Sunday, February 05, 2023

Understanding the DB(k)

by Bradley Hunter
| April 25, 2010 9:00 PM

In 2010, companies have a whole new retirement plan option.

What is a DB(k)? Basically, a DB(k) combines a pension plan with a matching 401(k) plan. As the name implies, it is a defined benefit retirement plan with some of the features of a 401(k).

DB(k)s could become great recruiting tools. These hybrid retirement plans will be very attractive to employees looking to restore pre-bear market retirement savings levels - not to mention workers who want to retire with a pension-style income like the one Mom and Dad had. In the coming years, firms in especially competitive industries may be prompted to offer DB(k)s as perks.

Won't it cost a lot for a company to fund one? Not necessarily. It is likely that the companies that do create them will have sizable cash reserves and profit margins. However, it isn't as if a business is funding two retirement plans at once. In fact, any businesses that offer both defined benefit plans and 401(k) plans may unite them in this new option.

A DB(k) could save a business paperwork and money. These plans are exempt from "top-heavy" rules, and a company can put one in place with just one Form 5500 and one plan document. Principal Financial Group vice-president Chris Mayer, whose firm helped to develop the DB(k), told the Washington Post that the cost of providing a DB(k) will probably work out to 6-8 percent of payroll for most companies. This is certainly beneath the administrative costs of having both a 401(k) and a pension plan. Companies with 2-500 employees are eligible to have DB(k)s.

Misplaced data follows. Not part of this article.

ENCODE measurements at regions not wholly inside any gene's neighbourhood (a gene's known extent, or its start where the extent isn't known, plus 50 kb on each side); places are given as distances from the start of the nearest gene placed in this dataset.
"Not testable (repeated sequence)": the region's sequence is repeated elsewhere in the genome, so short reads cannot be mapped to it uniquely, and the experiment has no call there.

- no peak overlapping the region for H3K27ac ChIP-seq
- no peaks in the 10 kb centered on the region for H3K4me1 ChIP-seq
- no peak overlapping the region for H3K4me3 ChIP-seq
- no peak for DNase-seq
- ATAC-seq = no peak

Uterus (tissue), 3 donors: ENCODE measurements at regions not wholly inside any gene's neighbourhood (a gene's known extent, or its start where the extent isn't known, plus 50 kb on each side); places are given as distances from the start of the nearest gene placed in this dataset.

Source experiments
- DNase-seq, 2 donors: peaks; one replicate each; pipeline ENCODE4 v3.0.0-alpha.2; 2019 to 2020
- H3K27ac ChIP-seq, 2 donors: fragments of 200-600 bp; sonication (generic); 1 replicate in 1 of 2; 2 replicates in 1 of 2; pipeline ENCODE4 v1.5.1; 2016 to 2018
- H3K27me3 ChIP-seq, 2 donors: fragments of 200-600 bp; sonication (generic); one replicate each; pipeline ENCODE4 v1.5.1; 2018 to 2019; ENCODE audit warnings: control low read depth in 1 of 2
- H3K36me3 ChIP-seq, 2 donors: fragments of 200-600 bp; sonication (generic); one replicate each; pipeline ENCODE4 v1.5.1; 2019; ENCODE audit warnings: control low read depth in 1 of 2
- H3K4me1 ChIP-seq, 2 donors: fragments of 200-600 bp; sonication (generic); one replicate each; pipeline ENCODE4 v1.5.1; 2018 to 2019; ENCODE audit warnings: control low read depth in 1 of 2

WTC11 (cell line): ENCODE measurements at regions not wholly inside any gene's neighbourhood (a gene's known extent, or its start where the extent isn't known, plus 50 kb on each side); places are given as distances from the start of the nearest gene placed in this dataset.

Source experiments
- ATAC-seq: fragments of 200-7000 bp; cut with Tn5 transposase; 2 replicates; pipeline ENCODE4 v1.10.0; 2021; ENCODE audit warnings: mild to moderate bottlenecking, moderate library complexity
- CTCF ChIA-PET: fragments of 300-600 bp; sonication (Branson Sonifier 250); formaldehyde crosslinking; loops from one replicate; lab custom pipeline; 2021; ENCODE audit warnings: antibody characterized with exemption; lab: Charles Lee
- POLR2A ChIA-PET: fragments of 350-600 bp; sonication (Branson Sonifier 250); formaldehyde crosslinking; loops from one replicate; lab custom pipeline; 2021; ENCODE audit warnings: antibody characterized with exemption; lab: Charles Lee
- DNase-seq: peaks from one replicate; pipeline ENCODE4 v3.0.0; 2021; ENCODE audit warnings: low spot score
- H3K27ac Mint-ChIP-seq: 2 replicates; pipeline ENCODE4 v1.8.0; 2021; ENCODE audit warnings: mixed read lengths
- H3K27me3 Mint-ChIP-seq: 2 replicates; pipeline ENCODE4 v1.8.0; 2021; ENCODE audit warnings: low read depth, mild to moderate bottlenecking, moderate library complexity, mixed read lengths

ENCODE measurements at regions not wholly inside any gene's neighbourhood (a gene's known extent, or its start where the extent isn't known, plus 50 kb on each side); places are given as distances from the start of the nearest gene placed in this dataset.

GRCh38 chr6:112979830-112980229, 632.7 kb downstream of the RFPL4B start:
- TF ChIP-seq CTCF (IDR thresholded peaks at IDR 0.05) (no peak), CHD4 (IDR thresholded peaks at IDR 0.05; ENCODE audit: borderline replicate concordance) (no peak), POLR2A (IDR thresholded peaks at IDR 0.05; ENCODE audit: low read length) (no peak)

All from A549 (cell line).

What do employees get? An income stream, an employer match and a really neat tool to save for retirement. In brief, the DB(k) has four compelling attributes:

• An arrangement for lifelong monthly income. The income stream won't replace an employee's end salary, but it certainly will help. Loyalty is rewarded: the pension income equals either a) 1 percent of final average pay times the number of years of service, or

b) 20 percent of that worker's average salary during his or her five consecutive highest-earning years.

• Employees are automatically enrolled in the 401(k) portion. (They can choose to opt out.)

• The company automatically directs 4 percent of a worker's salary into his or her 401(k) account. The company also has to match 50 percent of that amount, which is vested upon the match. (Employees do have the choice to alter the contribution level up or down from 4 percent.)

• It only takes three years for an employee to become fully vested in a DB(k) pension plan. So even if they leave the company, the money is theirs.

The best of both worlds? Maybe. The DB(k) is shaping up as an intriguing 401(k) alternative, a new IRS-sanctioned way to offer valued employees something more than the usual voluntary retirement savings program. If you are saving for retirement, ask your company about it. If you own a business in a very competitive field, it may help you recruit, impress and retain the caliber of employees you really want.

Bradley A. Hunter is the president of Hunter Financial, Inc.

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